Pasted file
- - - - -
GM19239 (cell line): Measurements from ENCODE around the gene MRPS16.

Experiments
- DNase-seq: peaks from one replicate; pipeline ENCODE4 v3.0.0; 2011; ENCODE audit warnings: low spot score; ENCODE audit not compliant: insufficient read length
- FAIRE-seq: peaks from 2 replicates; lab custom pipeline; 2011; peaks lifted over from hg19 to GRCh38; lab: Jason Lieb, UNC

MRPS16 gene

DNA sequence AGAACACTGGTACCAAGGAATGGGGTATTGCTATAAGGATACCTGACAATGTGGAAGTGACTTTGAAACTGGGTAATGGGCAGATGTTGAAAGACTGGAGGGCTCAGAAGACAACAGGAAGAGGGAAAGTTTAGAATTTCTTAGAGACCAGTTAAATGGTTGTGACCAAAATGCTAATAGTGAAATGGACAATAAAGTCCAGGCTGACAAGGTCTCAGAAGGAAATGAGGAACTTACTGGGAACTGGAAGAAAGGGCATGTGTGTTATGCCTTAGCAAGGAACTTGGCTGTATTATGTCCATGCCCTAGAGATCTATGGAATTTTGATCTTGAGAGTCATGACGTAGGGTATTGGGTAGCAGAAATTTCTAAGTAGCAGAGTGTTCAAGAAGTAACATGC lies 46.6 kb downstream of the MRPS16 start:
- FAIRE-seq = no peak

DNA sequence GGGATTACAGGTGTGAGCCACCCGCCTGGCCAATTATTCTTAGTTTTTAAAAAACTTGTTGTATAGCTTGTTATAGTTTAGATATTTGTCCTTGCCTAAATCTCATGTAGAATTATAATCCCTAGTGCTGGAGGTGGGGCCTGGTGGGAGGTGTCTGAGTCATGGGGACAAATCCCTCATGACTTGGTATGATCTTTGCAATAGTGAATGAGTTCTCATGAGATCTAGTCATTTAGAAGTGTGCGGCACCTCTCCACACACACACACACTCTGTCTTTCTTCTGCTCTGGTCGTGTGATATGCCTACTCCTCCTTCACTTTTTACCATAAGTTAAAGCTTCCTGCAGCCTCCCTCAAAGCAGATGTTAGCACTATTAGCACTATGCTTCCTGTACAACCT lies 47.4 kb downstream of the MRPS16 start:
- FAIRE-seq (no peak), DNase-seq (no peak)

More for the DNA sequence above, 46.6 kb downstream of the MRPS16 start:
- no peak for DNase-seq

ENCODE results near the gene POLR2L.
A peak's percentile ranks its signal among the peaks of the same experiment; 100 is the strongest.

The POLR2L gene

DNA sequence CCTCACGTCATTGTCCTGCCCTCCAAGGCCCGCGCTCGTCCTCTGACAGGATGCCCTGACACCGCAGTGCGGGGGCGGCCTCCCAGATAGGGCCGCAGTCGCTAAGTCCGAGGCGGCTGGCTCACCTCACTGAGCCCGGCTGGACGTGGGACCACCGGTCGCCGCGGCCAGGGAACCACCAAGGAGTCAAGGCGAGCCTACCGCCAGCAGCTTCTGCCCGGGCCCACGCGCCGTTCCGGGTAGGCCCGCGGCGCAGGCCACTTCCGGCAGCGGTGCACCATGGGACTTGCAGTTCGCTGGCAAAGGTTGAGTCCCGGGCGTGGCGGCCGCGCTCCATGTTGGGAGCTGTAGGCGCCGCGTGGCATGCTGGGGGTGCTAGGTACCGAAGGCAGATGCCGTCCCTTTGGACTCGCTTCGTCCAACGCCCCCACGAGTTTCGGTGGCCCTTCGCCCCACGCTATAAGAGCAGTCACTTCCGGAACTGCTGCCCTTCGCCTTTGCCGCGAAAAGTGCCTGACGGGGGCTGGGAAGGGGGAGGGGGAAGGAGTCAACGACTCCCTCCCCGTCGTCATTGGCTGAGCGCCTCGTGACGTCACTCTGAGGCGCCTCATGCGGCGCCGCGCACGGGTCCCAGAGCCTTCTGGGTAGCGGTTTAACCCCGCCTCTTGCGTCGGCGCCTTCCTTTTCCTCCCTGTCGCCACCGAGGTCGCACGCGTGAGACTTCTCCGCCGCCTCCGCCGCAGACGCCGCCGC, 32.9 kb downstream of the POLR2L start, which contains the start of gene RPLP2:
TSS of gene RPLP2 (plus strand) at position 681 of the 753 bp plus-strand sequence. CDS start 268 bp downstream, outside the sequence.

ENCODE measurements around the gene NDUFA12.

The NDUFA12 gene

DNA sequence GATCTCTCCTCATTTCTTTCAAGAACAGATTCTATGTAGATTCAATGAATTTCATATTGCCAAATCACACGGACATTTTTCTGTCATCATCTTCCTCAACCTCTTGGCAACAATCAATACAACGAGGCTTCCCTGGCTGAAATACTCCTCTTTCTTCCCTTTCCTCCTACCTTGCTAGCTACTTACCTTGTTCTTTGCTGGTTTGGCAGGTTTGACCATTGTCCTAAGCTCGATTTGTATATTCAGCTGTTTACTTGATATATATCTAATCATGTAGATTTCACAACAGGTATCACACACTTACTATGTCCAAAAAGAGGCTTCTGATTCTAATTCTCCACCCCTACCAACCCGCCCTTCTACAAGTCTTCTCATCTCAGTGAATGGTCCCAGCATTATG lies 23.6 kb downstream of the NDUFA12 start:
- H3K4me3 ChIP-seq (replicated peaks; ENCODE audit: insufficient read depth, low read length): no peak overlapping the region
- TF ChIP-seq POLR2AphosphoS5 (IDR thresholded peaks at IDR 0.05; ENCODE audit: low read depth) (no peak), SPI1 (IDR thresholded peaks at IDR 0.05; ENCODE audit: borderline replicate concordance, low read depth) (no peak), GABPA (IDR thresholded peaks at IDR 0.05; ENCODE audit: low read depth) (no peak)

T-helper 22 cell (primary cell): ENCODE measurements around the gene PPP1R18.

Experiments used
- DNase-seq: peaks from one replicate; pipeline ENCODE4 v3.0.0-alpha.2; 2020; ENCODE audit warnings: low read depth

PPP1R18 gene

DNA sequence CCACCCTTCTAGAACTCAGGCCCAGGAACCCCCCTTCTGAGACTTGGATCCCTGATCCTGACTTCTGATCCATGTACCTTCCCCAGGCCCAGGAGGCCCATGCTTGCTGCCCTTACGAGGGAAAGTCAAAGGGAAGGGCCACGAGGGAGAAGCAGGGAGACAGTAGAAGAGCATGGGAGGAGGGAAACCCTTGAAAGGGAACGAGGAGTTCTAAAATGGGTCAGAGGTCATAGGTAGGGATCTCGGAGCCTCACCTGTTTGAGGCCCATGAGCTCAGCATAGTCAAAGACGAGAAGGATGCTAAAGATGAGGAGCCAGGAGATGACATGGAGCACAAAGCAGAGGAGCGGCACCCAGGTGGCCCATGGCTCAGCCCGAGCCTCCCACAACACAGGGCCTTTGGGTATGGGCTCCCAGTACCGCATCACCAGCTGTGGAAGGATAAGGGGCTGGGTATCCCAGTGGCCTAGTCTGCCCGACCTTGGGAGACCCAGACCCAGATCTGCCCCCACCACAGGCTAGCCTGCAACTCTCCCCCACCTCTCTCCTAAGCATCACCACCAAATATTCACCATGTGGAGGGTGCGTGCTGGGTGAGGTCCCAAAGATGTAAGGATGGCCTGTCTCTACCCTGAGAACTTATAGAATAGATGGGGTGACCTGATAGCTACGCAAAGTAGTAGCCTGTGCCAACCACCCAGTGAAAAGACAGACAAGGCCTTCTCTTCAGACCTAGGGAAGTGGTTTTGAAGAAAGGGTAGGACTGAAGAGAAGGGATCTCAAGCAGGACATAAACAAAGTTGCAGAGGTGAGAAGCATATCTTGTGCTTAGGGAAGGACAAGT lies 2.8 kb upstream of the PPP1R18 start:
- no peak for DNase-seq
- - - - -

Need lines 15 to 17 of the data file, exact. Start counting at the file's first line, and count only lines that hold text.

DNA sequence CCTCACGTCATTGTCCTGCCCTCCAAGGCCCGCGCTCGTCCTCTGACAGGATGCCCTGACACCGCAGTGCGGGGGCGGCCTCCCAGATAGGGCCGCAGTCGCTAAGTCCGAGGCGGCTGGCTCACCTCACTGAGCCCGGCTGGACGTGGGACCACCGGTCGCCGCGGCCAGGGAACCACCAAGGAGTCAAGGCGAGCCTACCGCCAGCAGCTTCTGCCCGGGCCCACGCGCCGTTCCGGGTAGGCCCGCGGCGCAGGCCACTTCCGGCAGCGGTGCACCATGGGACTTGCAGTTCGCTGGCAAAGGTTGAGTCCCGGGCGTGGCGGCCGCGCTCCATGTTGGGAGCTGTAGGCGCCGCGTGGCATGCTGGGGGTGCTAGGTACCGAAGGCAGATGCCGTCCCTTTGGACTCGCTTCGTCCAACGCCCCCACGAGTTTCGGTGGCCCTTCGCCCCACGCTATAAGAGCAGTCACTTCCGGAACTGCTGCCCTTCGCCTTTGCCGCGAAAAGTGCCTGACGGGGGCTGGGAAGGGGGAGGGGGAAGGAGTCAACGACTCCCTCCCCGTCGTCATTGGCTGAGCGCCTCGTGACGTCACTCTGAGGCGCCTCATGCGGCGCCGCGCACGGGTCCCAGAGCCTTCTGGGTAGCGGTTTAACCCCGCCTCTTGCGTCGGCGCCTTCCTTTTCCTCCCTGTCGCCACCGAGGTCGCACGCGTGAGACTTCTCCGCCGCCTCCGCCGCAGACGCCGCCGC, 32.9 kb downstream of the POLR2L start, which contains the start of gene RPLP2:
TSS of gene RPLP2 (plus strand) at position 681 of the 753 bp plus-strand sequence. CDS start 268 bp downstream, outside the sequence.

ENCODE measurements around the gene NDUFA12.